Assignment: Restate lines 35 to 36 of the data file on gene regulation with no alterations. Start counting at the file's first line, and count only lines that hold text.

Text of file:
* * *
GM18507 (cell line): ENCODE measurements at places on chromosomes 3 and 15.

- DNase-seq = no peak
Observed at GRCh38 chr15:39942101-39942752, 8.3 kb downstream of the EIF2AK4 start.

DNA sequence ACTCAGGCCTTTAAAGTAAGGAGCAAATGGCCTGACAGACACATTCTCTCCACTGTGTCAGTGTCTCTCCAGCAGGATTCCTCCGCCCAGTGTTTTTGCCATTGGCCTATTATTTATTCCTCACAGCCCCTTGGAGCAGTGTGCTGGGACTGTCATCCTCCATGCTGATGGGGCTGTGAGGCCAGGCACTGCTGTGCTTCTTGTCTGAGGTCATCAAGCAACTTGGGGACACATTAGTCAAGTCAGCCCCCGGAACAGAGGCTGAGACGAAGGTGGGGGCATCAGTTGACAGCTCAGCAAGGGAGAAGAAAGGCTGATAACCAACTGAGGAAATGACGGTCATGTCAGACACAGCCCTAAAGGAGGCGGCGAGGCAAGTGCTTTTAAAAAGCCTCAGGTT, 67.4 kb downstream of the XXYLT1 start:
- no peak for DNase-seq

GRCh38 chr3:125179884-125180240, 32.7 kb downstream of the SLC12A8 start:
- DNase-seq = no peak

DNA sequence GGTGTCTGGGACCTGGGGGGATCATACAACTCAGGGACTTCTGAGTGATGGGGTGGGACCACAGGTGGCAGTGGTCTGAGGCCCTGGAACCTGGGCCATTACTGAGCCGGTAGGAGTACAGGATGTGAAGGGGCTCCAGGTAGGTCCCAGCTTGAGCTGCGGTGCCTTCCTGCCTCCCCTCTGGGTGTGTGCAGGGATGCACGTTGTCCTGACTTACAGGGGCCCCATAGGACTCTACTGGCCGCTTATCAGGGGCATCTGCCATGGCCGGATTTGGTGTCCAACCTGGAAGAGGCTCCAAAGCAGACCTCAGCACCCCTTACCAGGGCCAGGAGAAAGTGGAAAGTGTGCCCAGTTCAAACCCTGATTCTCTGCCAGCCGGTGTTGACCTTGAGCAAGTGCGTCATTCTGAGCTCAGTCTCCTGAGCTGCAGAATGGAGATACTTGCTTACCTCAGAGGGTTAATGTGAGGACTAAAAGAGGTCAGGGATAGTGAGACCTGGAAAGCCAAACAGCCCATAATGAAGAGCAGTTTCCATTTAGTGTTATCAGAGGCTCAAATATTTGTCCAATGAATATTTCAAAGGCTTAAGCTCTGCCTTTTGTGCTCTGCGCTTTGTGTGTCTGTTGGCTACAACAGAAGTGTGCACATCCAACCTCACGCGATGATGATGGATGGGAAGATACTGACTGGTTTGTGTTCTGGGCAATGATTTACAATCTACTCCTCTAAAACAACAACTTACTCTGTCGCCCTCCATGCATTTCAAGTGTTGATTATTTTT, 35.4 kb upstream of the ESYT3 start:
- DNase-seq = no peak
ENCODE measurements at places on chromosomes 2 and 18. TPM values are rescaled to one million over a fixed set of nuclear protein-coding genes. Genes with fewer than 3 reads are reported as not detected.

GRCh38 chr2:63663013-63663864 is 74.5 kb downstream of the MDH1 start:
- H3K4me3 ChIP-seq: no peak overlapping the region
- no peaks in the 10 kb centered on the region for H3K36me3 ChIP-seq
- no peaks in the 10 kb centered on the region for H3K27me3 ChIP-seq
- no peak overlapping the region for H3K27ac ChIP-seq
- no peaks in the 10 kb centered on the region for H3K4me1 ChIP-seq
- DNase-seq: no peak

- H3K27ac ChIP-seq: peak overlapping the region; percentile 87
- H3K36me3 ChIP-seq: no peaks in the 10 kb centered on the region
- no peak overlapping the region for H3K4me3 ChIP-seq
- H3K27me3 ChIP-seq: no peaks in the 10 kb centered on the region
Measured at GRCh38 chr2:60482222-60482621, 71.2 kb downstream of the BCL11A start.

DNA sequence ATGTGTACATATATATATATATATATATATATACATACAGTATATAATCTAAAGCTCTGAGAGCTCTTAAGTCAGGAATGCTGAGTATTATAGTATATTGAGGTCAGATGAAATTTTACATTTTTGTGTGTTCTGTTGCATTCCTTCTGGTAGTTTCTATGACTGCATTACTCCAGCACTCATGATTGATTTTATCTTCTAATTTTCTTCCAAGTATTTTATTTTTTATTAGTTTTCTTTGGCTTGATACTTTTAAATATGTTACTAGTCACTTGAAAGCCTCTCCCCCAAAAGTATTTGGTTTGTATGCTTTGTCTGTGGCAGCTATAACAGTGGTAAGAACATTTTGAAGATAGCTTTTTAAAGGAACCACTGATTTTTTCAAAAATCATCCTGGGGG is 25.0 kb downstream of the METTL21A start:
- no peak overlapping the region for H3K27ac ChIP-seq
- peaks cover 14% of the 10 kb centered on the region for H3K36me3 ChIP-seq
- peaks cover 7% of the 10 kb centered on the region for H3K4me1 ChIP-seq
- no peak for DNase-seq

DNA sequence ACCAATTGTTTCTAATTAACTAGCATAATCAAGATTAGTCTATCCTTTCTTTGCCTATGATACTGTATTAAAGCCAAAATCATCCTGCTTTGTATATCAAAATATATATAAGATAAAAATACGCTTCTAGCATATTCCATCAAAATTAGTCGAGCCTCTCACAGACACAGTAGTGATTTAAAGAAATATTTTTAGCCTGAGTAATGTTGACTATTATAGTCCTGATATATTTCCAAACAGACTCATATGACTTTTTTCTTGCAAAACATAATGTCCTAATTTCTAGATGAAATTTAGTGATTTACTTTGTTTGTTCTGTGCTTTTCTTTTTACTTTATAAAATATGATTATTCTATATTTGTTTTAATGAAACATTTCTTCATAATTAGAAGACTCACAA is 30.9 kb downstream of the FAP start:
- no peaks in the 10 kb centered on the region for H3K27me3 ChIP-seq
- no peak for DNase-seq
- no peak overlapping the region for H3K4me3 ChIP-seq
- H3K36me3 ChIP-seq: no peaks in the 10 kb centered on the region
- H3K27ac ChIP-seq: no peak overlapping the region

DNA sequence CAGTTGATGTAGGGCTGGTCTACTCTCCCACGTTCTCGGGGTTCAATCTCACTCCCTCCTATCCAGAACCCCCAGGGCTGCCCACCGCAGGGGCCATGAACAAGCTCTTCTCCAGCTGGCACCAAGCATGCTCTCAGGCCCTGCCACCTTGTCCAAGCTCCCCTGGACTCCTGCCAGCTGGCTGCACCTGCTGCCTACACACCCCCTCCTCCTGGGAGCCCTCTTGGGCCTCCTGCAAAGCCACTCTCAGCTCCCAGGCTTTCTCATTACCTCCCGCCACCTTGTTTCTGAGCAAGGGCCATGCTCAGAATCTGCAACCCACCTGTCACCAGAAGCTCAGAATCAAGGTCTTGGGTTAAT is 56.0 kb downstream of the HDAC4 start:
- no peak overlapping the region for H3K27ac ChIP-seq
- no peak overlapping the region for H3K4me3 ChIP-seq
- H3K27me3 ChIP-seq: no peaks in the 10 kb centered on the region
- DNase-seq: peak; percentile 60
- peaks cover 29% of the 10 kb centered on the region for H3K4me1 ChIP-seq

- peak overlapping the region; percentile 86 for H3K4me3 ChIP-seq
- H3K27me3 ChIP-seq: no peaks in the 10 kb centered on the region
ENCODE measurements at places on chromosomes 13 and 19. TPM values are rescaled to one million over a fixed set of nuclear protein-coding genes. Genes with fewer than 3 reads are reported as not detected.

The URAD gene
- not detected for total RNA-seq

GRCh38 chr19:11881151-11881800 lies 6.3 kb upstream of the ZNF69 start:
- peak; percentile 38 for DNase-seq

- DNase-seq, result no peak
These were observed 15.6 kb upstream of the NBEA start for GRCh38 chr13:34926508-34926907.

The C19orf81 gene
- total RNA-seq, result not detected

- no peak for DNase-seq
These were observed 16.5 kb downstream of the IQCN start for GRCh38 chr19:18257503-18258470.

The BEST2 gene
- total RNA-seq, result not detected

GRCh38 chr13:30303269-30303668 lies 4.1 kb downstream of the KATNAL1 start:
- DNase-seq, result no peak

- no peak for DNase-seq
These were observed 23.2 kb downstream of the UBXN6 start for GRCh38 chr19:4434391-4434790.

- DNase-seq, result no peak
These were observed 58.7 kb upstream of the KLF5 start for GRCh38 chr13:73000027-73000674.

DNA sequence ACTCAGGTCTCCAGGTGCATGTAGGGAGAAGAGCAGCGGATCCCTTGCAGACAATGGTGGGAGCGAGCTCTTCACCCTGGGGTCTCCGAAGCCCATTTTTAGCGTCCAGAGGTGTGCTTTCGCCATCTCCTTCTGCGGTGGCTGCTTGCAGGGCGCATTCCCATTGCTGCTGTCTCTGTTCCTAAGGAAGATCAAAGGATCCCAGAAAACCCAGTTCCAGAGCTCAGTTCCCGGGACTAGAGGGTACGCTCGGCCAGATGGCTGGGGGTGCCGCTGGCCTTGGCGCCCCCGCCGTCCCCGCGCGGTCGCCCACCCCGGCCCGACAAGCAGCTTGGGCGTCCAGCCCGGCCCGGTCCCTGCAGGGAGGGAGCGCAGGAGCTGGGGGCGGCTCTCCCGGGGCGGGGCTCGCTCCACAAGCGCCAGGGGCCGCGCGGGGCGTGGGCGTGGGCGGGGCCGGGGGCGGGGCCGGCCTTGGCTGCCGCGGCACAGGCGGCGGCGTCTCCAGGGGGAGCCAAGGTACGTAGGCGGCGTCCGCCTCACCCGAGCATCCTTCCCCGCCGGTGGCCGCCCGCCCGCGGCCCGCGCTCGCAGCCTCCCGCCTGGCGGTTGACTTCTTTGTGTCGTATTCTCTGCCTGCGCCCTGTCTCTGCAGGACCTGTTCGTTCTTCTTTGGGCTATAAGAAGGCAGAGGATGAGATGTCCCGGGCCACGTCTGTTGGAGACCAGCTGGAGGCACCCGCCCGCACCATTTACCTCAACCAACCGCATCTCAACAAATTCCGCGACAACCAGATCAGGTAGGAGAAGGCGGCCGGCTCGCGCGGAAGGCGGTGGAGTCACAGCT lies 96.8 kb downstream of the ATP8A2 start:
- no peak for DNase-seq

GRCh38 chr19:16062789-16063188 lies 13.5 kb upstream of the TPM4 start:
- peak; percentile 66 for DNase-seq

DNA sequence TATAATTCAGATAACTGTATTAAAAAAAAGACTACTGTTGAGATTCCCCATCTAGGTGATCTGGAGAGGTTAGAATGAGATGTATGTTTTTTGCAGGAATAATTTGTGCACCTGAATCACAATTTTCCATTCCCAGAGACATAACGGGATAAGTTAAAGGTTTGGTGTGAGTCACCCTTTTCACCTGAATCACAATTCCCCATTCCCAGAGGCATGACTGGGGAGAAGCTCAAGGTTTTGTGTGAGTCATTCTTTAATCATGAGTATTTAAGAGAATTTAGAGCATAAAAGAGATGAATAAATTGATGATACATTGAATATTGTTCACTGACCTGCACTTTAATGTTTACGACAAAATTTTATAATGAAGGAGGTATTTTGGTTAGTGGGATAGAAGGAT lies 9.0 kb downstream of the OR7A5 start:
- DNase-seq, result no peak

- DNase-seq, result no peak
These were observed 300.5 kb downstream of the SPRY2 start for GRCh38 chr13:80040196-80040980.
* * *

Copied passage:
- no peak overlapping the region for H3K27ac ChIP-seq
- no peak overlapping the region for H3K4me3 ChIP-seq